- Adam Butler
This Is Not A Sales Pitch
I once heard a pastor say these words regarding the purpose of the church: “we are in the business of helping people.” At the time, as a young, less seasoned Christian, it made perfect sense. However, looking back on the statement now, it raises some concerns. Are we really in the business of helping people? Is that our main focus as the body of Christ? To an extent, yes. People are ultimately helped by the Church, if she is carrying out her commission faithfully. We are helping people, in that we are sent out as Christ’s body to minister to the lost and ultimately spread the truth of the Gospel in an effort to make disciples of Jesus. So, in that sense, yes; we are helping people. But we’re not a business.
Christianity is not a sales pitch. We are not offering a product in hopes to make a profit. Oftentimes, we approach church and even the Gospel this way, trying to gather as many consumers as we can on a Sunday by providing them a memorable, exciting experience. We minister to their felt needs, but not their eternal, spiritual needs. In that sense, you may as well call it a business. But is the Gospel a sales pitch?
The answer, of course, is no. The Gospel is not a sales pitch; it is a call to die. In other words, truth is not optional; it is imperative. In a sales pitch, the salesman uses a series of tactics to convince someone to buy what he is selling. Think of a used car salesman: they use flattery to soften the buyer in order to make them more likely to buy then and there, they act as if they are working with the buyer by “making a deal”, and then make the car they are selling seem nicer than it often really is. They cover up the not-so-nice aspects of the used car by drawing your attention to the nicer things.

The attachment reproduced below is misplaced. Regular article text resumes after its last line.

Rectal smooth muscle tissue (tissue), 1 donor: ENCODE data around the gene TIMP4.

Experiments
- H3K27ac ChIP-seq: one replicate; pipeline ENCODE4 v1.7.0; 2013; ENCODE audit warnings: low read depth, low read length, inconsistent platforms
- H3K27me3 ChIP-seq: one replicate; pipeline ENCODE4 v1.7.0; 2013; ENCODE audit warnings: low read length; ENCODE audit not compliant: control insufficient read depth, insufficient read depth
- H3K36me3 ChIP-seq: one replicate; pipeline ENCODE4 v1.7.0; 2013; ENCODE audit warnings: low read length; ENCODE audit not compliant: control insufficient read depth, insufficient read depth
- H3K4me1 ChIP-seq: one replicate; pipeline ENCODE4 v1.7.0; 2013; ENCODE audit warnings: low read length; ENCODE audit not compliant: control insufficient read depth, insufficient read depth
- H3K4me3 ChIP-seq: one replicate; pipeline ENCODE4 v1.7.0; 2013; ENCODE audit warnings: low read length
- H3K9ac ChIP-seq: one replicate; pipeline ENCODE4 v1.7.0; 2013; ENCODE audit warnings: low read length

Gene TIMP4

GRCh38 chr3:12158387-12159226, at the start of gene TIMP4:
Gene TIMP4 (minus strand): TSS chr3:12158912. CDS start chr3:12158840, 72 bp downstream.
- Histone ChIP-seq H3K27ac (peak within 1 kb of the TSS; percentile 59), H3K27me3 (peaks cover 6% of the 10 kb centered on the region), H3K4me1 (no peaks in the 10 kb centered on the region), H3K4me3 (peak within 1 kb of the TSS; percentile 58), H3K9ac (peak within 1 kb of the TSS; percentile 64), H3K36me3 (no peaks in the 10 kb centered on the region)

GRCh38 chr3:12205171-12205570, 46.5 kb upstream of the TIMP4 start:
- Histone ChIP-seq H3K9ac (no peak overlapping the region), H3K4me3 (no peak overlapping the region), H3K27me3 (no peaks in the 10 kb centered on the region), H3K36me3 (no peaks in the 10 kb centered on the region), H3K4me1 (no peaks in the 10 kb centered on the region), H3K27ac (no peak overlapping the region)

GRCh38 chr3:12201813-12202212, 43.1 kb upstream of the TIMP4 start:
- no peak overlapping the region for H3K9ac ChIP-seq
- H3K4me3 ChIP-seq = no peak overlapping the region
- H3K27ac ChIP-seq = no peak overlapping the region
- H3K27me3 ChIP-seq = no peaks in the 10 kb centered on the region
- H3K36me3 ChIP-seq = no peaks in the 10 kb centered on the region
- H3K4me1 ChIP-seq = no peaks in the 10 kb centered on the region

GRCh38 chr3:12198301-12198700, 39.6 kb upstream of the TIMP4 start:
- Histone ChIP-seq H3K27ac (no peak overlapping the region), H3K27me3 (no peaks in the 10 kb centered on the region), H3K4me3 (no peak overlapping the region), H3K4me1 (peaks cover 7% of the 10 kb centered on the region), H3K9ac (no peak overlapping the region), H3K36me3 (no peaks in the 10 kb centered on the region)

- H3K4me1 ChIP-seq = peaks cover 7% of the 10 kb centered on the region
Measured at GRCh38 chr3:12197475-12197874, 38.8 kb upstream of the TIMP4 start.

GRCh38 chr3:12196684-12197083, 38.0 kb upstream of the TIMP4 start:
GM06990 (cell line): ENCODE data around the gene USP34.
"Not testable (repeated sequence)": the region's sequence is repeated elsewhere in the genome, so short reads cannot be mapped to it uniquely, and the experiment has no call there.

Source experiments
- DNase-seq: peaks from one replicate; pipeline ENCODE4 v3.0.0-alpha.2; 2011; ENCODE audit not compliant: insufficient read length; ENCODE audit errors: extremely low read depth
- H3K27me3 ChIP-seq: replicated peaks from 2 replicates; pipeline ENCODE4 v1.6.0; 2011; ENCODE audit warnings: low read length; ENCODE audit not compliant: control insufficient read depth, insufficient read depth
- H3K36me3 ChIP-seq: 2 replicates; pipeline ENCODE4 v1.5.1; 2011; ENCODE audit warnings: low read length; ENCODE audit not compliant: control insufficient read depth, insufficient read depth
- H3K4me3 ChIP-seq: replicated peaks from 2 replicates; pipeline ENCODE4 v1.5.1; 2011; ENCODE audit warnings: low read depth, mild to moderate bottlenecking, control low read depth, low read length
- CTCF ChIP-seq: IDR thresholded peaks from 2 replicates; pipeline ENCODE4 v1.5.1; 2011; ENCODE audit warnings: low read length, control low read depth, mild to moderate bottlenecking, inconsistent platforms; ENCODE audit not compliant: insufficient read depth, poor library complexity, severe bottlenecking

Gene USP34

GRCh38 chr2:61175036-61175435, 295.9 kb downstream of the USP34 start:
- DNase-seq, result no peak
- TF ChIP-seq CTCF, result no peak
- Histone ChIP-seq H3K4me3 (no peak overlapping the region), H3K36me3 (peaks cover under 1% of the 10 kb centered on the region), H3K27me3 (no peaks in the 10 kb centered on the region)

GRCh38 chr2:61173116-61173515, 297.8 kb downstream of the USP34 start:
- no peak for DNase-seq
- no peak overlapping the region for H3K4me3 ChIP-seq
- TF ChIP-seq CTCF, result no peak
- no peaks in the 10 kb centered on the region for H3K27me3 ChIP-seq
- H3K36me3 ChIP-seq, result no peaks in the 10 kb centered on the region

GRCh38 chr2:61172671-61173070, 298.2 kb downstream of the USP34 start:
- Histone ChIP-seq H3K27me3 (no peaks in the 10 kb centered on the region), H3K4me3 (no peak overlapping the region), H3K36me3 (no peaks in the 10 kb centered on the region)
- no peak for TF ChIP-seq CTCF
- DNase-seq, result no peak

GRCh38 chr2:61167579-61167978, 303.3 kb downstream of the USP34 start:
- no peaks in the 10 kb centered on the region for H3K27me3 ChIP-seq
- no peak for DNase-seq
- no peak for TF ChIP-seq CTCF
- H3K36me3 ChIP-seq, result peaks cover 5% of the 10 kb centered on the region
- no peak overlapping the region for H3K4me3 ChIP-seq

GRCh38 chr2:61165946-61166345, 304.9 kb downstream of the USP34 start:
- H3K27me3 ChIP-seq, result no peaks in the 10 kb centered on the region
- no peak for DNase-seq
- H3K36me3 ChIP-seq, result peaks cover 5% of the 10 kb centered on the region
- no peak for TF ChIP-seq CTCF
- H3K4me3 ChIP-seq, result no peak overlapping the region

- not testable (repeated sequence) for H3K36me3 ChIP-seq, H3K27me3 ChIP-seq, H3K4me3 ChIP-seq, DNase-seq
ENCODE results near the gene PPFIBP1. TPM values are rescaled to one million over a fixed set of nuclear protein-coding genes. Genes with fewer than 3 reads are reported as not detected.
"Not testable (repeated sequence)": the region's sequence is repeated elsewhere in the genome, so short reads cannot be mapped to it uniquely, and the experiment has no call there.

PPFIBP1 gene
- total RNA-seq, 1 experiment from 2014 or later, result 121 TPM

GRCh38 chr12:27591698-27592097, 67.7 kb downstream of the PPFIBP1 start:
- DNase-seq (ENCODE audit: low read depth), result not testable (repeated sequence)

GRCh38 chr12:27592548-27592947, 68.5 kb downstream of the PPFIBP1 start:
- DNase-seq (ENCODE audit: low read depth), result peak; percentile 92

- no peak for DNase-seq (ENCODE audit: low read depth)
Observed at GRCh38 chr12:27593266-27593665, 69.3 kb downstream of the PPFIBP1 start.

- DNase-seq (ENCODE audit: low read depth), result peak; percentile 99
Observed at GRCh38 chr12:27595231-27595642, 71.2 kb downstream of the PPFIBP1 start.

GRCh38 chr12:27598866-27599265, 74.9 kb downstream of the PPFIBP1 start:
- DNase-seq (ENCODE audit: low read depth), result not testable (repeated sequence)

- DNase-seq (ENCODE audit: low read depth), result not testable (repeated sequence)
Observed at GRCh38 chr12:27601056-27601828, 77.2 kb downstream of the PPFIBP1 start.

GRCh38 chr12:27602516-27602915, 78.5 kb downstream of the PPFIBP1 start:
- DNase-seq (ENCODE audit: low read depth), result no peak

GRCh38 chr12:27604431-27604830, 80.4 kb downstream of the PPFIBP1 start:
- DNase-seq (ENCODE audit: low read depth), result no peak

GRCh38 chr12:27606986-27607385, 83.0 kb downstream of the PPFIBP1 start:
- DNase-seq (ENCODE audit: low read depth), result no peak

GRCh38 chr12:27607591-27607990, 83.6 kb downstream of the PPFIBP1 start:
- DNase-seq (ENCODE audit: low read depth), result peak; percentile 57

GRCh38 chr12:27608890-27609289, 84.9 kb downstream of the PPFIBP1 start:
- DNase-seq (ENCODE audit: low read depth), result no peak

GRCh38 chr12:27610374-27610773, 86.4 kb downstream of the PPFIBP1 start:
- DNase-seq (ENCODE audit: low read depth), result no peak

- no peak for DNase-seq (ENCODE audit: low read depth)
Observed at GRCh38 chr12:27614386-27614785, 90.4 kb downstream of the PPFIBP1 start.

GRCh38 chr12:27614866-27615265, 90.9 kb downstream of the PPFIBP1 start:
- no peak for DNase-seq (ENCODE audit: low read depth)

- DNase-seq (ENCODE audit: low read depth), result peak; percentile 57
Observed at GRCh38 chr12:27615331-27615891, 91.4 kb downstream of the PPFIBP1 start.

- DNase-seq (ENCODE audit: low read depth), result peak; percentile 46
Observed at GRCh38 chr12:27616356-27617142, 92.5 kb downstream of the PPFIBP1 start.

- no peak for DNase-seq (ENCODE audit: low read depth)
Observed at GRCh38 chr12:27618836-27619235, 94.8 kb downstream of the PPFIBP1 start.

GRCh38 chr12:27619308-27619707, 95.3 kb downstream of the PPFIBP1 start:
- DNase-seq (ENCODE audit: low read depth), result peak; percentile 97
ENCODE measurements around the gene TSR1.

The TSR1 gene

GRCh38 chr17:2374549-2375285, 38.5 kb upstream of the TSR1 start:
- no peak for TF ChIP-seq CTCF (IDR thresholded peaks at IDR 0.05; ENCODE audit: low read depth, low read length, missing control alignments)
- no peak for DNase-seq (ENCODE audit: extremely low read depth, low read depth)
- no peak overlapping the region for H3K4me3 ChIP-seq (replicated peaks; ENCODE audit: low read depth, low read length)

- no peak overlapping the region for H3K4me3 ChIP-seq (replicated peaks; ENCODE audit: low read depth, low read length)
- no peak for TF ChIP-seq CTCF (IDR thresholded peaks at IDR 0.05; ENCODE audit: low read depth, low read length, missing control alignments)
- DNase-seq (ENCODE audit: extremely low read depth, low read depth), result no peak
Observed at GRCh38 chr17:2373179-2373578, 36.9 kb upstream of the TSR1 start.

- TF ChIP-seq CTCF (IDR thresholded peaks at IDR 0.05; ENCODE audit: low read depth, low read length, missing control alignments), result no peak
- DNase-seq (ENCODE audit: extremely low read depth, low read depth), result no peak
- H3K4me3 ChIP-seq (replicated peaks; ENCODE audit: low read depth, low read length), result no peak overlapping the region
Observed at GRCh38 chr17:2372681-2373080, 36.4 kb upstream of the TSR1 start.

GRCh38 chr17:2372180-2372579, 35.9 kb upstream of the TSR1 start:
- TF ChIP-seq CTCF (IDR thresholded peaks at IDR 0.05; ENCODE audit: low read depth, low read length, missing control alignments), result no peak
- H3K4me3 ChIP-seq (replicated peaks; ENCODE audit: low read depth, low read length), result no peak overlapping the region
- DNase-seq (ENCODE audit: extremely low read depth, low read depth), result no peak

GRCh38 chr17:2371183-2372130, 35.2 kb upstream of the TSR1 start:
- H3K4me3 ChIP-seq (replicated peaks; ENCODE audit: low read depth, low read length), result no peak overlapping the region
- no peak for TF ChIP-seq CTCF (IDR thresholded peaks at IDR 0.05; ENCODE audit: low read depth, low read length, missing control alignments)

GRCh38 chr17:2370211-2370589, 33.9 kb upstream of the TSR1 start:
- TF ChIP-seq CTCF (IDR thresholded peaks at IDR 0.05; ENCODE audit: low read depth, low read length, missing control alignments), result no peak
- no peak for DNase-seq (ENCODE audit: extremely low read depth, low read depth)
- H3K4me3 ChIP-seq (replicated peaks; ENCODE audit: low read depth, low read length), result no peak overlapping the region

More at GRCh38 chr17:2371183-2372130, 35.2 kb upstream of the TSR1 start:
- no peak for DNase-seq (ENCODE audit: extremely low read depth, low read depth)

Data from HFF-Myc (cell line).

Too often, this is how we approach Christianity. We treat the Gospel as a sales pitch. Many try to “sell” the message of Christianity (or, at least, a watered-down, often perverted version of it) in an effort to build an audience. This phenomenon manifests itself through the concept of the “seeker” church. Though that term is not used as frequently as in the late 90’s or early 2000’s, the principle is still in place. The idea is that those who are “seeking” God will be drawn to churches which are culturally relevant and accepting.
The problem is that the whole ideology behind the concept is that the Apostle Paul teaches us this is not the case; no one seeks after God (Romans 3:11). So, to compromise on the truth of the Gospel for the sake of drawing crowds is not only problematic; it is sin. When we do not preach the true Gospel, call people to repent of sin, understand that, on our own, we are sinners before a holy God who are saved by grace alone, through faith alone, and are called to die to ourselves in order to be committed followers of Jesus, then we are swinging open the doors to allow heresy to pervade and apostasy to occur.
The church is not a business looking to make sales and “grow the company” by reaching people for the sake of meeting their felt needs. If anything, we should be seeker insensitive. Jesus came to redeem, not to entertain.
We should not be using sales tactics in order to spread the Gospel. The truth is sufficient; let it speak. As Christians, our job is to be faithful and leave the results to God. As Ray Comfort says, we cannot bring everyone to Christ, but we can do our best to bring Christ to everyone. God’s spirit will do the work within their hearts; we have only to be faithful to what God has called us: proclamation of the Gospel, making disciples, and holding to the commands of Christ in order to grow spiritually, all for the sake of God’s glory alone. Then, we leave the results to God.
As Paul explains, “I planted, Apollos watered, but God gave the growth. So neither he who plants nor he who waters is anything, but only God gives the growth” (1 Corinthians 3:6-7). Each person within the body has unique giftings. However, God is God and at work throughout all of them. Though our culture may change, truth never does. Truth is either true or it is not; there is no in-between. So do not buy into the lie that you need to compromise for the sake of “winning” people to Christ.